To being with, unlimited communication between pretrial detainees and their families and friends is not required under the law. Duran v. Elrod, 542 F.2d 996, 1000 (7th Cir. 1976). Lavite filed grievances alleging his phone calls were disconnected on two separate dates (Doc. 59-1, pp. 3-4). In response, Defendants produced a sworn affidavit from the Madison County Sheriff's Department Jail Superintended, Randy Young (Doc. 59-1). In his affidavit, Young states he investigated Lavite's grievances and confirmed the phone service the jail uses, IC Solutions, disconnected two of Lavite's phone calls when the party Lavite was talking to attempted make a three-way call (Doc. 59-1, pp. 1-2). Thus, there is no evidence that Madison County Jail was responsible to terminating Lavite's phone calls. Further, Lavite has been informed of the reasons for the calls being disconnected (Doc. 59-1, p. 5). Thus, as long as Lavite informs the person receiving his calls not to press any buttons or attempt make a three-way call, there is no reason for the Court to believe that future phone calls will be terminated.
It appears that IC Solutions automatically terminates calls when the receiving party presses dial buttons on their end (See Doc. 59-1, p. 5). --------
Further, Lavite has only alleged one incident where his visitation was cancelled. Even assuming his claim that the visit was cancelled by the jail is correct, there is no evidence before the Court to suggest that such visits will be cancelled in the future. Lavite received three video visits in April and May, 2018 (Doc. 59-1, p. 6). After the incident Lavite complains of, two more video visits were scheduled for June 19, 2018 and June 21, 2018 (Doc. 59-1, p. 6). While neither of those visits took place, the records and sworn affidavit submitted by Defendants indicate the jail did not cancel the visits (Doc. 59-1, p. 2); rather the scheduled visitor missed the call (Doc. 59-1, p. 6).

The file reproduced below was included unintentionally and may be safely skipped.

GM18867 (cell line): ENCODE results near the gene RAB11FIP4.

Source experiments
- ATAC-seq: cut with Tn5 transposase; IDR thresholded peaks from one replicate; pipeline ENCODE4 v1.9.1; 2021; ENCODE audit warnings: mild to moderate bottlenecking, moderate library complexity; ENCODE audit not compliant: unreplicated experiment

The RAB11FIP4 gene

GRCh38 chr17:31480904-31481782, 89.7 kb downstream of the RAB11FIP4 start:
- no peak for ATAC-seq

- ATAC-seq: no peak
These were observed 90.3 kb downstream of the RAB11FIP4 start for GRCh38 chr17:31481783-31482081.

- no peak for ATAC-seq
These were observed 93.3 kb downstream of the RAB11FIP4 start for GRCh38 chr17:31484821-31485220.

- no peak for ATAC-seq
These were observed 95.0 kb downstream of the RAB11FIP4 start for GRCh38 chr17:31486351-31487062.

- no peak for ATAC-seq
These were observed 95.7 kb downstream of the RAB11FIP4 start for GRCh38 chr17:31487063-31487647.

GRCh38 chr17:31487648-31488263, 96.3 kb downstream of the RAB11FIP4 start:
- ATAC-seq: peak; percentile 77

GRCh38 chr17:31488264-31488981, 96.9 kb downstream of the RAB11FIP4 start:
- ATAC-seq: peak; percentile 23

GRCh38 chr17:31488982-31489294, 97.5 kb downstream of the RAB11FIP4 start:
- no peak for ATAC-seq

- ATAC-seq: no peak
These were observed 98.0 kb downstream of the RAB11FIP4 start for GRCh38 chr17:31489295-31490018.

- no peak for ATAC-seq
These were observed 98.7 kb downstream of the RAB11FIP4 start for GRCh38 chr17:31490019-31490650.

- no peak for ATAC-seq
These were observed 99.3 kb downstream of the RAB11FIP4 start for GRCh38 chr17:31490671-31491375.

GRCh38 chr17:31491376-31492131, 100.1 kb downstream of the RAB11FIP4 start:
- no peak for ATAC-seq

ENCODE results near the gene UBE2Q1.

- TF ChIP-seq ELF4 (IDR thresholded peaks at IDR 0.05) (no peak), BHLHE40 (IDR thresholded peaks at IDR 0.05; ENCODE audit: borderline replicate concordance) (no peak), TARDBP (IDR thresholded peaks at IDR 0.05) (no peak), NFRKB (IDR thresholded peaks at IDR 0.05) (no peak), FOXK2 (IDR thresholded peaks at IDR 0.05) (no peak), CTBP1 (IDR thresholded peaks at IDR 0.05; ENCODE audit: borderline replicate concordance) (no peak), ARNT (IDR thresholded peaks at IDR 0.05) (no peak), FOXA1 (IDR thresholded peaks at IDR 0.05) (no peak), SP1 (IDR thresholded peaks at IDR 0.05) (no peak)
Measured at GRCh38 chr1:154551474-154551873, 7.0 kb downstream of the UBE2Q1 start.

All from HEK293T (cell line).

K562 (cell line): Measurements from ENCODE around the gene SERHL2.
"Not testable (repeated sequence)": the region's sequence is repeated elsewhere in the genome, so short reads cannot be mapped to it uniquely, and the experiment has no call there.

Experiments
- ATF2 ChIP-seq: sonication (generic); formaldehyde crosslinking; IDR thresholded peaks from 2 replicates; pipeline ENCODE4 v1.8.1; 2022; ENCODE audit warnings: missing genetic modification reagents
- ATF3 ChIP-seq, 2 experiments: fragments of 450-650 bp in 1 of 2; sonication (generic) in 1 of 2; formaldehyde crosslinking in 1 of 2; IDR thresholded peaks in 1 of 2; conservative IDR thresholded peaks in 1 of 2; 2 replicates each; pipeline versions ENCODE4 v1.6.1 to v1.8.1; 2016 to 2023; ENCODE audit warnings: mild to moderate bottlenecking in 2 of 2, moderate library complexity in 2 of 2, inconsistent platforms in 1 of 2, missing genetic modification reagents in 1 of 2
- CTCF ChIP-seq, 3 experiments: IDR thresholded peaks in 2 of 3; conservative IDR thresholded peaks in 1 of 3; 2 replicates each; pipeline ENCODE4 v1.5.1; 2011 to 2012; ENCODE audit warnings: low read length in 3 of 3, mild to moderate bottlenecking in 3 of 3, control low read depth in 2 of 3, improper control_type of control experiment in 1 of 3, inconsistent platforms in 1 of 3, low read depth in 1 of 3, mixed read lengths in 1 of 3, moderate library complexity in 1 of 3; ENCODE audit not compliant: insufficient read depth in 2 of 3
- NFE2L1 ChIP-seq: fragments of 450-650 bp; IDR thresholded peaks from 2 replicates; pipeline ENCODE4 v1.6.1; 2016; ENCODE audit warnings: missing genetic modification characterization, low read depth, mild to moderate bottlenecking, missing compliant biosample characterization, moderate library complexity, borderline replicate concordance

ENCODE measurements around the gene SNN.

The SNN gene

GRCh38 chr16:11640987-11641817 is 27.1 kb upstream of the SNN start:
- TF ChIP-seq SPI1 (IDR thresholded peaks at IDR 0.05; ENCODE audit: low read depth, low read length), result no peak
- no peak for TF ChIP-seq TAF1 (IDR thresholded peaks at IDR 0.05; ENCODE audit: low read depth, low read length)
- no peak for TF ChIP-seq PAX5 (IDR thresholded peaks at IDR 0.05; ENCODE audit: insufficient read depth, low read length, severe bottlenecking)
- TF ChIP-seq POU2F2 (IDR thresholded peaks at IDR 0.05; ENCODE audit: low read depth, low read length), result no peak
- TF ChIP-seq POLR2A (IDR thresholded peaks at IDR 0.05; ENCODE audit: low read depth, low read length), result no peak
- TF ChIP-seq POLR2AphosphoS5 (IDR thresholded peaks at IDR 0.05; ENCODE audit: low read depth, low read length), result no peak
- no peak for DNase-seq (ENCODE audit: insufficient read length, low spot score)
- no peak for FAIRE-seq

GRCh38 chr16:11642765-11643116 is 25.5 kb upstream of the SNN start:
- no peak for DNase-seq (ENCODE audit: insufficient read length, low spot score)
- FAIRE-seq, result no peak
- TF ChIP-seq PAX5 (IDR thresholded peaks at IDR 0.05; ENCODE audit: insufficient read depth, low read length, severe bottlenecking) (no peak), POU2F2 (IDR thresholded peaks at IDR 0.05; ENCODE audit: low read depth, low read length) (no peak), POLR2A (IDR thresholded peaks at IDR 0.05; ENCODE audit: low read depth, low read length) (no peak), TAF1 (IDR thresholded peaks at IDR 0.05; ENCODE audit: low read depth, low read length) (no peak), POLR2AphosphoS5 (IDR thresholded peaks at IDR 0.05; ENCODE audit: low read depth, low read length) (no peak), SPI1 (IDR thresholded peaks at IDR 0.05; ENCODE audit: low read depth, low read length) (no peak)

Because there is insufficient evidence Defendants can disconnect future phone calls or are likely to prevent future video visits, the Court finds Lavite has failed to show he will suffer irreparable harm absent a preliminary injunction.
For the above stated reasons, it is RECOMMENDED the Court DENY Lavite's Motion for Preliminary Injunction (Doc. 52) and adopts the preceding findings of fact and conclusions of law.
NOTICE REGARDING OBJECTIONS
Pursuant to 28 U.S.C. § 636(b)(1) and SDIL-LR 73.1(b), any party may serve and file written OBJECTIONS to this Report and Recommendation/Proposed Findings of Fact and Conclusions of Law within fourteen (14) days after service. Failure to file such OBJECTIONS shall result in a waiver of the right to appeal all issues, both factual and legal, which are addressed in the Report and Recommendation/Proposed Findings of Fact and Conclusions of Law. Video Views, Inc. v. Studio 21, Ltd. and Joseph Sclafani, 797 F.2d 538 (7th Cir. 1986).
You are not to file an appeal as to the Report and Recommendation/Proposed Findings of Fact and Conclusions of Law. An appeal is inappropriate until after the District Judge issues an Order either affirming or reversing the Report and Recommendation/Proposed Findings of Fact and Conclusions of Law of the U.S. Magistrate Judge. DATED: July 27, 2018
DONALD G. WILKERSON
United States Magistrate Judge